home > comic > twoplayer comic: A Little Bit of Spice
GamesFirst! Online since 1995

View Image Gallery

twoplayer comic: A Little Bit of Spice
posted by: Aaron Stanton
publisher: GamesFirst! Internet Magazine
date posted: 12:00 AM Sun May 29th, 2005
last revision: 12:09 PM Tue Aug 16th, 2005

Click here to read this week\'s twoplayer comic.

Every E3 is followed by the post-E3 analysis. Was it good, was it bad, was it better than last year or just a rehash of already announced titles? Despite the influx of hardware announcements, I\'ve heard a number of people complain about how this year\'s show was really not all that impressive. There was hardware, yes, and the expected progression of hardware, but many of the games are easily compared to other, older games; there\'s a contingent of gamers that don\'t seem to be all that excited about the gaming years down the road. Personally, I think that\'s just weird. Admittedly there are some upcoming games that are natural extensions of game dynamics we\'ve already experienced. Prey, one of my personal favorites, is really just a cleverly designed first person shooter with great graphics. I\'ll admit that. But if that is all that people see when they look at the games coming down the pipeline, then they\'re not looking at the right place. E3 2005 wasn\'t about graphics and gameplay, but about the other elements of game design that we so rarely see. Technical achievements, and how they\'ll impact game design in the coming generations, really stole the show, but in a way that no one seemed to notice. If I were to choose a single product at E3 that I consider the most significant, it would be the physics accelerators from Agiea. If asked what I considered to be the most impressive element of the next generation systems, I wouldn\'t bat an eye before saying that more than graphics, I found Kameo\'s 3000 computer controlled A.I. the most impressive, or Ghost Recon 3\'s seamless and massive recreation of Mexico City.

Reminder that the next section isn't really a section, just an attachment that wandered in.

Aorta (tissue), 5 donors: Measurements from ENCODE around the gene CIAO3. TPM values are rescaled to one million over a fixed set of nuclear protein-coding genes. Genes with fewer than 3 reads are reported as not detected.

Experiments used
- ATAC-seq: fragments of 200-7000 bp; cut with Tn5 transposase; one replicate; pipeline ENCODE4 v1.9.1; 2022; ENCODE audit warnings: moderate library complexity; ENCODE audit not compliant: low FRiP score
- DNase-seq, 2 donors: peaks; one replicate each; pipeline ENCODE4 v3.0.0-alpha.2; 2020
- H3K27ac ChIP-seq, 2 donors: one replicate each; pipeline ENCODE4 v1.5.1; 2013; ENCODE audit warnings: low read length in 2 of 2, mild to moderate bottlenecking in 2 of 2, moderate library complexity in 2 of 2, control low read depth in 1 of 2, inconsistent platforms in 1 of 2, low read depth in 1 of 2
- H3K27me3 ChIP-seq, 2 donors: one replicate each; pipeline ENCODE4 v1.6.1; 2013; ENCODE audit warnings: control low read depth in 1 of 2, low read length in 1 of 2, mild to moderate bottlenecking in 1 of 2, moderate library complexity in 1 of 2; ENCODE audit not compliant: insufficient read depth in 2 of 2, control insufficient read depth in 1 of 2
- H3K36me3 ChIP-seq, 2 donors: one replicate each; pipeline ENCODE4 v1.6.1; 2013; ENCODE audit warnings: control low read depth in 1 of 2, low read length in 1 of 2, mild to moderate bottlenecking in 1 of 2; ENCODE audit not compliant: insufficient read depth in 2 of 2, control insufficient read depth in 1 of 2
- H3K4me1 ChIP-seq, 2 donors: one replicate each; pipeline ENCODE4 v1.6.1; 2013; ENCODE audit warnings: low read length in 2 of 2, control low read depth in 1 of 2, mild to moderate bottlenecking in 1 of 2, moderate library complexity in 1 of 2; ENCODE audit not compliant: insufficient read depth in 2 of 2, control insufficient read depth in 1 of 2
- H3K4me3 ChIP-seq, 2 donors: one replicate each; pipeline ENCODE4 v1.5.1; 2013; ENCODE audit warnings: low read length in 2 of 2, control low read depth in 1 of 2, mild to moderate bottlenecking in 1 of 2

What we saw at E3 this year was the introduction of hardware and technologies that will shape how games are played four years down the road, even though they\'re not show stealers right at the moment (and I\'m not just talking about the PS3 and Xbox 360). Last year, I witnessed a demonstration of the Unreal 3 game engine, and it blew me away. This year, we were able to see that engine come to life in games like Gears of War, running on the Xbox 360. In the same manner, I expect the really exciting aspects that were introduced this year to really start making an appearance in a usable form two or three years down the road. The generation of games we saw last week were and are the beginning steps; they are the first games to stretch the legs of the new hardware and technologies. So people can look at it and grumble about how disappointing this E3 was, but in my opinion, there was nothing disappointing about it at all. There are games I really want to play coming out later this year, and there are games I really want to play coming out next year. That means I\'m pretty much covered for the short term. But more importantly, I think we\'ve been set up for gaming unlike anything we\'ve ever known before in three or four years. I hope I\'m right.

Aaron Stanton

Click images for larger version

Click for larger.